What happens to the brain when you make music? Does making music really prevent dementia and other diseases of old age?
Dear friends of music,
Prof. Dr. Christian Steinhäuser, head of the Institute for Cellular Neuroscience at the Medical Faculty of the University of Bonn, will give a lecture in the Musikstudio this Saturday afternoon that you shouldn’t miss! Prof. Dr. Lütjohann wrote the following text for the Musikstudio , which you can also find here on the website with references:
The ability to make music is one of the most demanding performances of our central nervous system. Nearly all areas of the human brain are being activated during that process. Regular practice allows the interaction of the senses with the musculoskeletal system. This constitutes the basis for the control of an instrument.
Our entire nervous system consists of billions of neurons interconnected with each other, communicating through trillions of links with each other. The performances of the brain are based on structural as well as functional organization – which means how neurons are networked in the wiring diagram of the brain, how they work together and influence each other. In contrast to cells with other features, neurons are highly specialized nervous cells, which are by means of chemical and electrical processes capable of receiving, interpreting and forwarding environmental stimuli through receptors as information in the form of spikes. This information is received e.g. through light impulses or sound waves. Our brain is able to transform electrical impulses in conscious experience. One could say: our brain only transforms sound waves into music.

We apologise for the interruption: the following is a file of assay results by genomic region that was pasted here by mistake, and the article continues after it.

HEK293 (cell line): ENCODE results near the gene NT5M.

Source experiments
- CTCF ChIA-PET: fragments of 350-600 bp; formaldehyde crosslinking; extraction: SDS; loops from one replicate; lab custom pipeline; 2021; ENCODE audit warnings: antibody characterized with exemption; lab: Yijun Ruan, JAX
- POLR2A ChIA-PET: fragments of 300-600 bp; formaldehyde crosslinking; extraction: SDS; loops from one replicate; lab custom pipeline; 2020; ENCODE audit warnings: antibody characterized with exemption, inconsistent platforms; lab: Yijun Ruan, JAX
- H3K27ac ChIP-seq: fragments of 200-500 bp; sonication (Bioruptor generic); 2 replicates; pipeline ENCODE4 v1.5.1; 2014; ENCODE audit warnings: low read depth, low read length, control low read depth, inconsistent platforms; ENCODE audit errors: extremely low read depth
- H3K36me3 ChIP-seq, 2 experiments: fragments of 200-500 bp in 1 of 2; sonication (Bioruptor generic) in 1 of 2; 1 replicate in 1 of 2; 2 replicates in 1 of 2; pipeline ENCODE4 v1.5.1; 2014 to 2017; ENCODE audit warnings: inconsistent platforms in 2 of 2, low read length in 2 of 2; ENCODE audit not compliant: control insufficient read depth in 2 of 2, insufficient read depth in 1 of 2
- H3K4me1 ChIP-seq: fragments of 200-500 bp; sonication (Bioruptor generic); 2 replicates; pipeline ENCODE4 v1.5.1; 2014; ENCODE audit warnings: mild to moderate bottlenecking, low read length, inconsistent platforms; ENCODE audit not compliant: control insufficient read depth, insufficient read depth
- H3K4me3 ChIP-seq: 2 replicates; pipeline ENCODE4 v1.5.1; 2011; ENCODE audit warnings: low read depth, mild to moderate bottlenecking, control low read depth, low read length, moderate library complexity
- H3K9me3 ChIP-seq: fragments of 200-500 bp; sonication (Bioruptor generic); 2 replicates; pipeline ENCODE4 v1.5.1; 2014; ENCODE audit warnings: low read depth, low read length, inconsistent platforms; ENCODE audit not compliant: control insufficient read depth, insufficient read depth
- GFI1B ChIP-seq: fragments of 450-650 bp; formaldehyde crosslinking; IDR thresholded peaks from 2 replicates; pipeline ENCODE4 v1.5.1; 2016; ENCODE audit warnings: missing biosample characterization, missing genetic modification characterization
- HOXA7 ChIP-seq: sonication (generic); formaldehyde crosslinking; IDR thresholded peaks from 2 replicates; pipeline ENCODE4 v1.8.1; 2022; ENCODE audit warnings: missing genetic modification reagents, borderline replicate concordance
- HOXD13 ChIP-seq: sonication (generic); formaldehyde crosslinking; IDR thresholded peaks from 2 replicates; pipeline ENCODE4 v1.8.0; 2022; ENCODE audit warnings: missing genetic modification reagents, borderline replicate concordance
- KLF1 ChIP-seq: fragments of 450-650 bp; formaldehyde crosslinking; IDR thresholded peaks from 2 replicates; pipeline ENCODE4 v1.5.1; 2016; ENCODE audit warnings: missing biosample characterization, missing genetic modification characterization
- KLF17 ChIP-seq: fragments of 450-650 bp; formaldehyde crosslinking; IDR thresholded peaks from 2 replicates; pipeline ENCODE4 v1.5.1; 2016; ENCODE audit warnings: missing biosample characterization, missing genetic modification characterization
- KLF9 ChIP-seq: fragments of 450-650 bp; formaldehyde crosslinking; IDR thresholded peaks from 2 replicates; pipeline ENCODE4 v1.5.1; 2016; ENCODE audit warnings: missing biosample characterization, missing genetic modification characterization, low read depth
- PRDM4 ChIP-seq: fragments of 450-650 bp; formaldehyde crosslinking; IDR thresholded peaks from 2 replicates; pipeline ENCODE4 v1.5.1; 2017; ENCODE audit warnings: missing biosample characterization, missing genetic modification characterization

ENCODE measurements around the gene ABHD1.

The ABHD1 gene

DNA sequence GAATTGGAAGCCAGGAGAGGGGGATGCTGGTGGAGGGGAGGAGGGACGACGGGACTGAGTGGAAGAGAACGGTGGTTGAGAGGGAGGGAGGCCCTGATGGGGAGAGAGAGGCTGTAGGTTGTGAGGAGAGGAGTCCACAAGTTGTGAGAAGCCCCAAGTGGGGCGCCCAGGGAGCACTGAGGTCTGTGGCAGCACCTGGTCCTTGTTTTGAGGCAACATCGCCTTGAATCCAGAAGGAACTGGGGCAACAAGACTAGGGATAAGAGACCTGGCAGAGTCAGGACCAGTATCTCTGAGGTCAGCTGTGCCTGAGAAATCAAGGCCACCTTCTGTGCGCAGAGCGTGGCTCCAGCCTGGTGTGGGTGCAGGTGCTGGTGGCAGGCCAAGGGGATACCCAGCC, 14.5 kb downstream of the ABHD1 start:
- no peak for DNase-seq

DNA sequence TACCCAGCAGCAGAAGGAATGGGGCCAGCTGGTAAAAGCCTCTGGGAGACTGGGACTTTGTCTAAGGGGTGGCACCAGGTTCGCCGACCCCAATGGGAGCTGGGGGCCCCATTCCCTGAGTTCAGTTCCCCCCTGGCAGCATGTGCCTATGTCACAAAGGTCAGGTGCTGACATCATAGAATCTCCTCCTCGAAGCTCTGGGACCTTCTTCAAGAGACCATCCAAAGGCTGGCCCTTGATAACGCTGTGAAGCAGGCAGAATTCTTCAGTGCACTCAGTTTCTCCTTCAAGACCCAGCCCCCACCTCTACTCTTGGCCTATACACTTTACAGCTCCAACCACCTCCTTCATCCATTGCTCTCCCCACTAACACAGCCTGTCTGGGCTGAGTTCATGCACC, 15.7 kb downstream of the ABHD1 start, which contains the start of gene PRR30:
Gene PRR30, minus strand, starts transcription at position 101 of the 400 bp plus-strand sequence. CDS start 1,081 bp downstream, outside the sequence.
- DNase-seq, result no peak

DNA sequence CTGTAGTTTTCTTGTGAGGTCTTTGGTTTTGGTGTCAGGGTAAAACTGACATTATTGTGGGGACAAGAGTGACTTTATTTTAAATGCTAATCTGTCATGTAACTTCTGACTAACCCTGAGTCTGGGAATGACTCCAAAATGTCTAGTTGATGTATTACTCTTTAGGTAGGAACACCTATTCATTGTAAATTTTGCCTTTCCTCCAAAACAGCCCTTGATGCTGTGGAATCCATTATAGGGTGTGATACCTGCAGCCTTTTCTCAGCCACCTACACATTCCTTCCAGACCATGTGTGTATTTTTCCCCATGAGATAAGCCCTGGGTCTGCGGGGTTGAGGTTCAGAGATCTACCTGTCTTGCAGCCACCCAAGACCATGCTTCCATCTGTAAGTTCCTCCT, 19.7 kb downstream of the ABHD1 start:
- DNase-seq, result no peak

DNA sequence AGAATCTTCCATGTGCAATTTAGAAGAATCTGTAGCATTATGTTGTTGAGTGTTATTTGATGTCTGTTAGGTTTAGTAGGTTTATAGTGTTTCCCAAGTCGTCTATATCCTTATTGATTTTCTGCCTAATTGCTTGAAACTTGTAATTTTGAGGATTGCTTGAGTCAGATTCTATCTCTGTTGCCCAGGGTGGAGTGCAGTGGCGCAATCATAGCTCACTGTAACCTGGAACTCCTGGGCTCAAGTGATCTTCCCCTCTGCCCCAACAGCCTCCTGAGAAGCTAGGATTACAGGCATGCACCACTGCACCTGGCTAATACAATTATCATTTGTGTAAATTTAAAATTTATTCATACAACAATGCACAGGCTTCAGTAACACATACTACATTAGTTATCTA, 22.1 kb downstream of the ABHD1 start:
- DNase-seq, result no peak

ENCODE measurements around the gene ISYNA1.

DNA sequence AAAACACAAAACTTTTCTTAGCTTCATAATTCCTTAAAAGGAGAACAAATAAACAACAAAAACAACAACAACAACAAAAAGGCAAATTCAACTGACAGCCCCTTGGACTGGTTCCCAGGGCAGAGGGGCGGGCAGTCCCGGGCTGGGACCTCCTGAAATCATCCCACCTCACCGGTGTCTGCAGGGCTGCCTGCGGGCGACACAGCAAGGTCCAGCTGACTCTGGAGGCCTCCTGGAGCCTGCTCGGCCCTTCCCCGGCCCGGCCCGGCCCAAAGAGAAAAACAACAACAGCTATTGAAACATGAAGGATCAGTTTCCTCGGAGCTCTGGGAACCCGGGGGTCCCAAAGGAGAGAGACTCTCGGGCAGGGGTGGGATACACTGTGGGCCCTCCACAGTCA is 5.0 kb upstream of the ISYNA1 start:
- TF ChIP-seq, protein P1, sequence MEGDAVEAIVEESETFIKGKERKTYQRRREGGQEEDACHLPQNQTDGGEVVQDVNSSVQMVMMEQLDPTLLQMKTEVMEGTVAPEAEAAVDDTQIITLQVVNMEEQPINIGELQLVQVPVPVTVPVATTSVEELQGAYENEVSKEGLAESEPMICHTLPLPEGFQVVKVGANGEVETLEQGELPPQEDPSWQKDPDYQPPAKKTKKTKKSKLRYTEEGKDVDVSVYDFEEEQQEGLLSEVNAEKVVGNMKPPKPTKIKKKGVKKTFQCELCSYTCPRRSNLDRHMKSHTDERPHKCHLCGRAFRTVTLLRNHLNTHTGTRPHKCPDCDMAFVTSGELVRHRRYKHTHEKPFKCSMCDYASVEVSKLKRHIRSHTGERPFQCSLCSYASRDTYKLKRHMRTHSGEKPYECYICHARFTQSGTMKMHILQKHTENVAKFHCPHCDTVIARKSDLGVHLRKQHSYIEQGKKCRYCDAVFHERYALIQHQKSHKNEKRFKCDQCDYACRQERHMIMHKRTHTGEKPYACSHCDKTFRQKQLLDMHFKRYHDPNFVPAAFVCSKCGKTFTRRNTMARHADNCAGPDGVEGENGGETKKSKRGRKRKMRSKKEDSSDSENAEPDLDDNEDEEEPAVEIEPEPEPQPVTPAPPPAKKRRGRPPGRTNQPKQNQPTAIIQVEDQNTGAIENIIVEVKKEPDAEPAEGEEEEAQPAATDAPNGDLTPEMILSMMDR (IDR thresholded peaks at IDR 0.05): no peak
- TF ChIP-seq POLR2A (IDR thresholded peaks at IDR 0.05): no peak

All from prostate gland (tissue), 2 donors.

In contrast to most cell types, neurons cannot divide or proliferate. However, the neural progenitor cells have this capability. They are able to take over neural tasks. During that process new contacts are being linked with each other. This is how learning shapes the brains structure. The cells, which are being used, build stronger links, whereas the not demanded cells wither.
The functional and structural adaptation of the nervous system to special requirements is known as neuroplasticity. The tremendous versatility of the brain remains intact for a lifetime, which trials with adult piano beginners have verified. After only a 20-minute practice new nerve links can be proven in aspiring pianists: Cerebral areas for sensory perception and movement link in an intensified way. Playing the piano helps to practice coordination and concentration and develops an emotionally stimulating effect. Therefore we are not born with a finished neuronal network. Our brain has a huge potential for development. Take advantage of your “neurogenic Reserve“.
Of course, my students will also be there and show you up close that making music is not only good for your health, but also a real joy for the soul.
If you have always wanted to know more about this topic and if you are maybe also considering whether it is worth learning a musical instrument in old age, then you have come to the right place!
Saturday, 14th of November 2020
starting at 3:30 pm
Concert at 3:30 pm
Admission is free
Lecture at 5 pm
Admission for the lecture: 10,-€